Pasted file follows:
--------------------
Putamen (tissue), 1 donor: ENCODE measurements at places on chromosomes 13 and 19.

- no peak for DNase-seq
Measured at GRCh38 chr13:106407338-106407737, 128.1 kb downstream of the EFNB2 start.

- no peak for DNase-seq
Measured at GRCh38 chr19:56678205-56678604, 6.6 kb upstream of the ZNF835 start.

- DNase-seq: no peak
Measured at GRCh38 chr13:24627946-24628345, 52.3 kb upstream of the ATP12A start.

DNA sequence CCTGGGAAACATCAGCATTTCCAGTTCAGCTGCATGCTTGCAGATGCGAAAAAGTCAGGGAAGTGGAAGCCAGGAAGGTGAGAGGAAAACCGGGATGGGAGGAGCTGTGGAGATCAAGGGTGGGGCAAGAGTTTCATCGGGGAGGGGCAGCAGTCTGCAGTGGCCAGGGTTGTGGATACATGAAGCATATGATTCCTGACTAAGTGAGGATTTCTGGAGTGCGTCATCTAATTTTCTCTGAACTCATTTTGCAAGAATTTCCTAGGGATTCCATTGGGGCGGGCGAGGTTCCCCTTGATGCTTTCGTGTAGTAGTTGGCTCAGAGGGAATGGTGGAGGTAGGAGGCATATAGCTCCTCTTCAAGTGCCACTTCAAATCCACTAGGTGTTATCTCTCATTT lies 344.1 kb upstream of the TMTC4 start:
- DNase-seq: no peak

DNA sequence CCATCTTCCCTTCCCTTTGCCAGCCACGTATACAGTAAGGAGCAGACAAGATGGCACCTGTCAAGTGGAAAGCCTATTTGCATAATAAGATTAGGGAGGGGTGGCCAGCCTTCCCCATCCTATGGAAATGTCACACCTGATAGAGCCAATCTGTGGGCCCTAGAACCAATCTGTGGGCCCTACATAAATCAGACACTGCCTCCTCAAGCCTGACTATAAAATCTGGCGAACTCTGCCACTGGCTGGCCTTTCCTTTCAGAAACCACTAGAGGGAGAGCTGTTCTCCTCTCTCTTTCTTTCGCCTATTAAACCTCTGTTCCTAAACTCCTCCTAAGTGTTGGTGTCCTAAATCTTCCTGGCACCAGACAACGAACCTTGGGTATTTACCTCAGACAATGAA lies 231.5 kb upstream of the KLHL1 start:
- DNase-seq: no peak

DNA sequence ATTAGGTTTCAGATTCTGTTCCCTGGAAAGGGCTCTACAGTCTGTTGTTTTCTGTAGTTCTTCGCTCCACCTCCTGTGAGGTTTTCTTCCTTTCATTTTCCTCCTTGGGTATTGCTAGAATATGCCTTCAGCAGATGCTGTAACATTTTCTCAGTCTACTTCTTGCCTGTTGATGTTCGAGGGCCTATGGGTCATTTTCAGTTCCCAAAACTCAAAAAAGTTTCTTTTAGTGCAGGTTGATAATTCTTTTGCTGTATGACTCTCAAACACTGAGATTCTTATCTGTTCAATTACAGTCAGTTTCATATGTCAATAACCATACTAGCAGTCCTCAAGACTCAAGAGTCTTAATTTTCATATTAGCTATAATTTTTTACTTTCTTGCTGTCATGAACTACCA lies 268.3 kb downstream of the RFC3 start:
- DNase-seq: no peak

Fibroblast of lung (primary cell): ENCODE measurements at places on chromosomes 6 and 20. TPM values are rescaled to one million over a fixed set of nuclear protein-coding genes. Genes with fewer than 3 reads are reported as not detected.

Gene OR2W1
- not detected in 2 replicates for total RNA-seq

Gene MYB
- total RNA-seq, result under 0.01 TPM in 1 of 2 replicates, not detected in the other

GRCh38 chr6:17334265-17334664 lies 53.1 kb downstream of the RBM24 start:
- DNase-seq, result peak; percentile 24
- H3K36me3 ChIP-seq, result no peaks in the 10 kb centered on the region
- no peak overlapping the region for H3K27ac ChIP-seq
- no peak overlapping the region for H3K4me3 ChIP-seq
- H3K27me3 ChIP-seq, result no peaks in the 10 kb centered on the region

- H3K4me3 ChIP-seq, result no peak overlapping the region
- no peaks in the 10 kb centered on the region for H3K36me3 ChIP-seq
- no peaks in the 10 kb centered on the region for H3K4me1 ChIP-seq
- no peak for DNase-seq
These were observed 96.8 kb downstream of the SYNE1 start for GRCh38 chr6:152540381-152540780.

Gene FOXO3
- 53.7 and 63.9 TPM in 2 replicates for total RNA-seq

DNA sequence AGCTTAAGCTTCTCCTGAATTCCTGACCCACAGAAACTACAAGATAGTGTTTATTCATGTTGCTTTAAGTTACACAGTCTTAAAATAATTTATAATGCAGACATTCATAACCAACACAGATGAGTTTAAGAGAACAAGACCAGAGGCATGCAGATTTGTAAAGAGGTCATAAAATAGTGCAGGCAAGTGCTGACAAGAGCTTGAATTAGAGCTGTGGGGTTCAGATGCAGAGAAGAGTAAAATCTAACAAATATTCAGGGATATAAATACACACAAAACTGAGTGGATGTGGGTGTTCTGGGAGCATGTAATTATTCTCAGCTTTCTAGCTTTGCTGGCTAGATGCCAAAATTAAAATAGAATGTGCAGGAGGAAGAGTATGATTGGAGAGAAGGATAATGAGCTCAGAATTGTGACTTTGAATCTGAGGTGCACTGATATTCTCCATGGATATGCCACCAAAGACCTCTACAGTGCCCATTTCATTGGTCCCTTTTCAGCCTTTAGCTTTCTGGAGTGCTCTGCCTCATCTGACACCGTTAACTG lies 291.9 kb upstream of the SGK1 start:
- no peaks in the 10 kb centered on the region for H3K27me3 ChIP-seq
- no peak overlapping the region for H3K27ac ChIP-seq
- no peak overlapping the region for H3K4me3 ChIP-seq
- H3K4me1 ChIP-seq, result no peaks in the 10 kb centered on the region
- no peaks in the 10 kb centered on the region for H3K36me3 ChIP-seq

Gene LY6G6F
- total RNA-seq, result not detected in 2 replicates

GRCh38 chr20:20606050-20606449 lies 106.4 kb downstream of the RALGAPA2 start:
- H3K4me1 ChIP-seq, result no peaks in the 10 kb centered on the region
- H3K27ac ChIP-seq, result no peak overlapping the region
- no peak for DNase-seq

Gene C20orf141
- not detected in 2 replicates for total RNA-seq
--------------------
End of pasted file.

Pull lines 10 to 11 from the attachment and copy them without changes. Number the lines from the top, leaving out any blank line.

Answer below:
DNA sequence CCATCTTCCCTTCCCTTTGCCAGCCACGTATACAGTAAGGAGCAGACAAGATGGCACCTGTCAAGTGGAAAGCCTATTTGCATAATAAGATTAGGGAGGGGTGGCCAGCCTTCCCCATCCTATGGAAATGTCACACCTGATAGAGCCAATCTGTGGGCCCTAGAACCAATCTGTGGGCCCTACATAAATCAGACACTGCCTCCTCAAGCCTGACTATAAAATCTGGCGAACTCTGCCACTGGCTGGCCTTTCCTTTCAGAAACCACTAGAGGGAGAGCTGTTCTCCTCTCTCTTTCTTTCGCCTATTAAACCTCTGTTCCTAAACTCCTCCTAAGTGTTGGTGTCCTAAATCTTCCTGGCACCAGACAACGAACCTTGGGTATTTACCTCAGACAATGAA lies 231.5 kb upstream of the KLHL1 start:
- DNase-seq: no peak